Hunt for child abusers very welcome, but long overdue 

It is appalling that in a “lucky” country like ours,  one in five children are victims of sexual abuse. I have pushed for something to be done about this problem for years. I wasn’t even allowed to put child sexual assault on the agenda at the 2020 Summit, despite it being the greatest health risk in this country, because politicians did not take the issue seriously. 

Until now, our politicians have been blind to our children’s suffering. We cannot solve this problem until it is faced. 

If we choose to ignore it, it will only get worse. 

The Royal Commission is a significant step in the right direction towards child protection in our country and we can appreciate the courage of the Prime Minister who was willing to face difficult challenges in order to bring about real positive change.

The commission will bring the suffering of our kids out into the open. It certainly won’t make up for the trauma it has caused our children, but it will ensure that we can bring down those who continue to perpetrate and cover up the injustices being committed.

Youth Off The Streets is well-known for speaking out about child abuse in institutions, including the Catholic Church.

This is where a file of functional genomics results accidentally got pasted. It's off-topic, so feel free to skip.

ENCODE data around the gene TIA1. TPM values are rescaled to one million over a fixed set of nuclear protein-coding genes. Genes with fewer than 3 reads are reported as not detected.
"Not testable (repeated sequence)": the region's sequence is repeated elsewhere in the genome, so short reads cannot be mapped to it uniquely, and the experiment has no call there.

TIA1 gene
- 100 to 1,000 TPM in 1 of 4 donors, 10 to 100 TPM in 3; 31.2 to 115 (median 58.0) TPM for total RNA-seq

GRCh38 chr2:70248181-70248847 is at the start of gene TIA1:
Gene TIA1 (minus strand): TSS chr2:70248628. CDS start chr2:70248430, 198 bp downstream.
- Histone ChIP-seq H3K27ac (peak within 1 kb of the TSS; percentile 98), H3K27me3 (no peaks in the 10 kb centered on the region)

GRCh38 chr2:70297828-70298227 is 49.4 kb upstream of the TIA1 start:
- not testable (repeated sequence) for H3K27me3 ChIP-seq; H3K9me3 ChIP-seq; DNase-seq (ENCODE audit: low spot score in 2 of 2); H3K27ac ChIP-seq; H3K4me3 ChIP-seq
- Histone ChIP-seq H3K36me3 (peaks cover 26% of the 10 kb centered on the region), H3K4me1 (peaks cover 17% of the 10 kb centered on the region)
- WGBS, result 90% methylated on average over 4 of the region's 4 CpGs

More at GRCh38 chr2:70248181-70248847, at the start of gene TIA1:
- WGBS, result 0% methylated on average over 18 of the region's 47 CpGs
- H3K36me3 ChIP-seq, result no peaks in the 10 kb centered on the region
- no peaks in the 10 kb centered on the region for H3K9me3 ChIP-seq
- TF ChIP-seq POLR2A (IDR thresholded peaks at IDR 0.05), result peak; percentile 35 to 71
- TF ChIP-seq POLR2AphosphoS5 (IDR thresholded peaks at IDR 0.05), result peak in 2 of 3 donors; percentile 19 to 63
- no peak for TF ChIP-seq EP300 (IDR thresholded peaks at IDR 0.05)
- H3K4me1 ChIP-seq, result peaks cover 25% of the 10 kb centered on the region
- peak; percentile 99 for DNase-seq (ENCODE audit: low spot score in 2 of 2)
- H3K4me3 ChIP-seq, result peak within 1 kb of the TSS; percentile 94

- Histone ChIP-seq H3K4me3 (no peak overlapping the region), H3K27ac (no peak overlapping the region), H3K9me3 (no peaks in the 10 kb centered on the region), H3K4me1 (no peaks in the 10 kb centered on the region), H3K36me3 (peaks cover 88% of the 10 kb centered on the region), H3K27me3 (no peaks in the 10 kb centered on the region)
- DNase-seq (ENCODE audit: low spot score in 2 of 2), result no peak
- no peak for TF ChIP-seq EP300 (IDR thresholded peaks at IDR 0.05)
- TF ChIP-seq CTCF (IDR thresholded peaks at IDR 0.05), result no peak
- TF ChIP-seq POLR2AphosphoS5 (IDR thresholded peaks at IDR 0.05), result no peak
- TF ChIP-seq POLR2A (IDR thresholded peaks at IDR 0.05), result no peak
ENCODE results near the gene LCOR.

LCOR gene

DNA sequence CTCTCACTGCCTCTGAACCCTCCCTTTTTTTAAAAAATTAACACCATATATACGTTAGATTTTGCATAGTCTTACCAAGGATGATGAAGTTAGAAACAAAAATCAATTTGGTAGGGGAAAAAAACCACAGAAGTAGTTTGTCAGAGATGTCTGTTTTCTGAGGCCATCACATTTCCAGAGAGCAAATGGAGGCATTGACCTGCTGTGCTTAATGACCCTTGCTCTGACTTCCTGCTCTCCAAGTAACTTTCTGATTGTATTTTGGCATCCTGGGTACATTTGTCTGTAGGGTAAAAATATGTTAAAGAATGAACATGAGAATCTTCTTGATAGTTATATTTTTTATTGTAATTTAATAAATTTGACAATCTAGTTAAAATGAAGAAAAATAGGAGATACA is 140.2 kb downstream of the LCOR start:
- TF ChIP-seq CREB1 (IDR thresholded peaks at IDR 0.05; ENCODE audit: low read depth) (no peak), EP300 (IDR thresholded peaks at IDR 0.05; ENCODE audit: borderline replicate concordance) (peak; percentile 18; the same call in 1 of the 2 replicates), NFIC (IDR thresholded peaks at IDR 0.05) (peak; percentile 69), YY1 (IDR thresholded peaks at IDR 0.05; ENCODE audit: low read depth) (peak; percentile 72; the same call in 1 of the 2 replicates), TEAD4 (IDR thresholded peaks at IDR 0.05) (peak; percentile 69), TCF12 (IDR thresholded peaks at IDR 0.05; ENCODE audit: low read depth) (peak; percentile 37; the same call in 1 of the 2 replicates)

I have said in the past that any priests (or anybody at all for that matter) who has had allegations made against them needs to make themselves available to police so the allegations can be investigated.

Child abuse goes beyond the tears and pain experienced in childhood. Victims endure a lifetime of psychological and emotional distress; they often become drug users to kill the pain of abuse, attempt suicide, self-mutilate and have major trust issues.

We need to ensure that accurate punishments are given to those who perpetrate these terrible acts on our children, but also, we as a community, need to actively and confidently make a stand against child abuse by recognising when our young people need support and are calling out for help.

The Native American Indians believe that “the only reason we adults exist is to raise children”, and “it takes a village to raise a child”. Our message has always been that if we are to stem the tide of child abuse, then every adult must take responsibility for every child.

Youth Off The Streets is a non-denominational organisation founded in 1991 and provides more than 25 services and a holistic approach to assisting young people facing disadvantage, abuse or neglect, and homelessness.


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